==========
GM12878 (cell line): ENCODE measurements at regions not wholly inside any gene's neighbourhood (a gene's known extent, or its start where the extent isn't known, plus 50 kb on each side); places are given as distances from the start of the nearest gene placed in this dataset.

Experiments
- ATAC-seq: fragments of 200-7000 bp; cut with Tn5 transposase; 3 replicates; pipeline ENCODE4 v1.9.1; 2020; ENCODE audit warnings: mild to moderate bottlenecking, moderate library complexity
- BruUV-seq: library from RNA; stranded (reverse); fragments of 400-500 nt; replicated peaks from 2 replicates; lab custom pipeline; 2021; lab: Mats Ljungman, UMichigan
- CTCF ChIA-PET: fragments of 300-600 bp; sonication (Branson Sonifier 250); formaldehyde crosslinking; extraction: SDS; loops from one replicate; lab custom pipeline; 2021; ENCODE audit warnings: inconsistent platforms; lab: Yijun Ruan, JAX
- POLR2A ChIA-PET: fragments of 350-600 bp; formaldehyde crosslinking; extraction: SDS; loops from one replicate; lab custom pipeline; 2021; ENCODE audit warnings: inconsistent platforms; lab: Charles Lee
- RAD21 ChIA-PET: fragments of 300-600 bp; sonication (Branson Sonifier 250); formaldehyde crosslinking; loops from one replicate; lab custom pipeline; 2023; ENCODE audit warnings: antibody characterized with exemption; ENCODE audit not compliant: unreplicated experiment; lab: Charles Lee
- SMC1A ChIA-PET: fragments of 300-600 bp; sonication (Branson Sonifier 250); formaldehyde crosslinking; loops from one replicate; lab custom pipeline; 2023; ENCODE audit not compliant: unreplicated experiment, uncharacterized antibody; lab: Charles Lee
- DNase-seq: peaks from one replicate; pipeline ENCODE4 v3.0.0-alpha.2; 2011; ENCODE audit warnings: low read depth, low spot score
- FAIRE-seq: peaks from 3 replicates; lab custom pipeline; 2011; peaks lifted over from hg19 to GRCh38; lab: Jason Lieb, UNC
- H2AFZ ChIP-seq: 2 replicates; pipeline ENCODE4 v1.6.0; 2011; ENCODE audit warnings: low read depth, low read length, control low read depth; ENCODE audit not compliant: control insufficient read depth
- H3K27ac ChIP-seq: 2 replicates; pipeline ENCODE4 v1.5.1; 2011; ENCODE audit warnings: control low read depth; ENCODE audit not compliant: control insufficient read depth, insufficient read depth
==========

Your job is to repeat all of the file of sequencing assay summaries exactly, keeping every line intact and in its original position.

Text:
GM12878 (cell line): ENCODE measurements at regions not wholly inside any gene's neighbourhood (a gene's known extent, or its start where the extent isn't known, plus 50 kb on each side); places are given as distances from the start of the nearest gene placed in this dataset.

Experiments
- ATAC-seq: fragments of 200-7000 bp; cut with Tn5 transposase; 3 replicates; pipeline ENCODE4 v1.9.1; 2020; ENCODE audit warnings: mild to moderate bottlenecking, moderate library complexity
- BruUV-seq: library from RNA; stranded (reverse); fragments of 400-500 nt; replicated peaks from 2 replicates; lab custom pipeline; 2021; lab: Mats Ljungman, UMichigan
- CTCF ChIA-PET: fragments of 300-600 bp; sonication (Branson Sonifier 250); formaldehyde crosslinking; extraction: SDS; loops from one replicate; lab custom pipeline; 2021; ENCODE audit warnings: inconsistent platforms; lab: Yijun Ruan, JAX
- POLR2A ChIA-PET: fragments of 350-600 bp; formaldehyde crosslinking; extraction: SDS; loops from one replicate; lab custom pipeline; 2021; ENCODE audit warnings: inconsistent platforms; lab: Charles Lee
- RAD21 ChIA-PET: fragments of 300-600 bp; sonication (Branson Sonifier 250); formaldehyde crosslinking; loops from one replicate; lab custom pipeline; 2023; ENCODE audit warnings: antibody characterized with exemption; ENCODE audit not compliant: unreplicated experiment; lab: Charles Lee
- SMC1A ChIA-PET: fragments of 300-600 bp; sonication (Branson Sonifier 250); formaldehyde crosslinking; loops from one replicate; lab custom pipeline; 2023; ENCODE audit not compliant: unreplicated experiment, uncharacterized antibody; lab: Charles Lee
- DNase-seq: peaks from one replicate; pipeline ENCODE4 v3.0.0-alpha.2; 2011; ENCODE audit warnings: low read depth, low spot score
- FAIRE-seq: peaks from 3 replicates; lab custom pipeline; 2011; peaks lifted over from hg19 to GRCh38; lab: Jason Lieb, UNC
- H2AFZ ChIP-seq: 2 replicates; pipeline ENCODE4 v1.6.0; 2011; ENCODE audit warnings: low read depth, low read length, control low read depth; ENCODE audit not compliant: control insufficient read depth
- H3K27ac ChIP-seq: 2 replicates; pipeline ENCODE4 v1.5.1; 2011; ENCODE audit warnings: control low read depth; ENCODE audit not compliant: control insufficient read depth, insufficient read depth